Alas, the eternal tug-of-war between employees and employers. On one hand, we have interest-based staffing wherein staffers encourage individual and cultivate employee development. Consultants get to dance with projects aligned with their interests, fueling creativity and job satisfaction. It's like a party where everyone gets to dance to the beat of their own drum. On the other hand, you have experience-based ad-hoc staffing. Here, its all about the firms needs and project requirements, like a ballet choreographer who sees his dancers as cogs in the performance machine. By using existing expertise, firms can optimize their resources to win clients with specialized knowledge. For the firms, it's almost like they have a secret weapon up their sleeves.     
But hold the phone! While interest-based staffing fuels innovation, it can also feel like managing chaos when it comes to resource management. And while experience-based ad-hoc staffing has its strategic advantages; it risks squashing creativity and career growth like a beetle smashed.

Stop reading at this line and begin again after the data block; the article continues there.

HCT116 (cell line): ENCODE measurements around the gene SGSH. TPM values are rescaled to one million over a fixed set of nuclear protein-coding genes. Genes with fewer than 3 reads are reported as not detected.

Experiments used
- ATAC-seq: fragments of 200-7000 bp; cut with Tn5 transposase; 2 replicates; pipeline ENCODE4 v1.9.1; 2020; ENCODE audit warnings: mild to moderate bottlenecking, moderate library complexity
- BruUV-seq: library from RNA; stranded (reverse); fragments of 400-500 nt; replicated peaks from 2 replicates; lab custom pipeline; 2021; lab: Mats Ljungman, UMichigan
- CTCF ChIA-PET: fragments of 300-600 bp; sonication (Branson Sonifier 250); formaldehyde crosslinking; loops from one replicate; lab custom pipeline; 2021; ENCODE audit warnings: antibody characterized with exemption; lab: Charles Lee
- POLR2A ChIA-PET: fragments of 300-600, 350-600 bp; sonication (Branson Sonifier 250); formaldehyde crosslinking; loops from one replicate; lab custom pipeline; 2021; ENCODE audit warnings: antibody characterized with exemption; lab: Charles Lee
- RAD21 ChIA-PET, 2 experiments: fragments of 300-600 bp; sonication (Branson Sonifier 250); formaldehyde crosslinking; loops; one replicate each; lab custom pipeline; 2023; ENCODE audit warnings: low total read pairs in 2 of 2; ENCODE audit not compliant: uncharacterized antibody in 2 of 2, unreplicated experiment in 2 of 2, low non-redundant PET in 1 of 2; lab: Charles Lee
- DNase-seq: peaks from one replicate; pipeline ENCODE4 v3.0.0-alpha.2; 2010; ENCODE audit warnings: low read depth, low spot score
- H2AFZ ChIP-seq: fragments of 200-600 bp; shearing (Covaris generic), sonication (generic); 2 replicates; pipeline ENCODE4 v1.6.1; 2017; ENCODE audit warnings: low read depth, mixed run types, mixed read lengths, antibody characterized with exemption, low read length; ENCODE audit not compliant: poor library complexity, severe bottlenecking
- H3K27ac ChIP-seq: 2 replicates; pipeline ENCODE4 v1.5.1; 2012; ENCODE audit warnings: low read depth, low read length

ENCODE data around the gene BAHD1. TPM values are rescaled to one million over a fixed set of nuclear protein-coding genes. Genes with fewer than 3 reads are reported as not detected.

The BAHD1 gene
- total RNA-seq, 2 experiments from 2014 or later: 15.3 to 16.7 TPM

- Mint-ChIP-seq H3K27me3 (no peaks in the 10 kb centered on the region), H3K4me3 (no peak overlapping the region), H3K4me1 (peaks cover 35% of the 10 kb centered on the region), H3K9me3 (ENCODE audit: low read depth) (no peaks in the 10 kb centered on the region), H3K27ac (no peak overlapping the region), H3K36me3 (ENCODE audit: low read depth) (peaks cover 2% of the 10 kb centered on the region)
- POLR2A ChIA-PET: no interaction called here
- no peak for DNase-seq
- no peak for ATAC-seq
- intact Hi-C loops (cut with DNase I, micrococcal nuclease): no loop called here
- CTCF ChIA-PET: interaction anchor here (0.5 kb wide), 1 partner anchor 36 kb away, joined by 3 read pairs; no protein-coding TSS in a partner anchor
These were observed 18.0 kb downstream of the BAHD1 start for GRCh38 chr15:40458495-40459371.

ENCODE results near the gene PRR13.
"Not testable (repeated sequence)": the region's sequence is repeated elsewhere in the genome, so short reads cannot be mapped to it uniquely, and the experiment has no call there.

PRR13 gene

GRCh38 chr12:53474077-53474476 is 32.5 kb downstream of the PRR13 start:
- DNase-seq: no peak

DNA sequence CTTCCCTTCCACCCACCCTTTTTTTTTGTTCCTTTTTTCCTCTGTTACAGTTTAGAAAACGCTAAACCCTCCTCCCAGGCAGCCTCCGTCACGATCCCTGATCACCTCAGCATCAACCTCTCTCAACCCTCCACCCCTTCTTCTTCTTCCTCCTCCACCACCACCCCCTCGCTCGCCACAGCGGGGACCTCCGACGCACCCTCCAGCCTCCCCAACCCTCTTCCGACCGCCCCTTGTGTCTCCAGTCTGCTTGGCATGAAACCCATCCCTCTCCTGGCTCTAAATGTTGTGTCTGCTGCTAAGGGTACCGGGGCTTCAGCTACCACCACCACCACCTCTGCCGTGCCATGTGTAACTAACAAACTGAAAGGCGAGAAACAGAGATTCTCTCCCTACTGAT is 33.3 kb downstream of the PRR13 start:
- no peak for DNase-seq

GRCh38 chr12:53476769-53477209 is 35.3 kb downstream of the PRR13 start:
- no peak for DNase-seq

So, how can we find a middle ground? By embracing a blend of both approaches, we create a dynamic where individual passions fuel firm objectives. Picture a dance-off where consultants showcase their moves while staying in sync with the team routine. In the world of consulting, there's no one-size-fits-all solution to any given problem. But by balancing employee passion and firm objectives, we can develop a staffing strategy that's as symbiotic as it is effective. So, we urge consultant firms to let their consultants dance to the beat of their own drum while keeping their eyes on the prize.

By Sarah-Maude BOURGET, Owen EUBANKS and Rebecca TAKEDA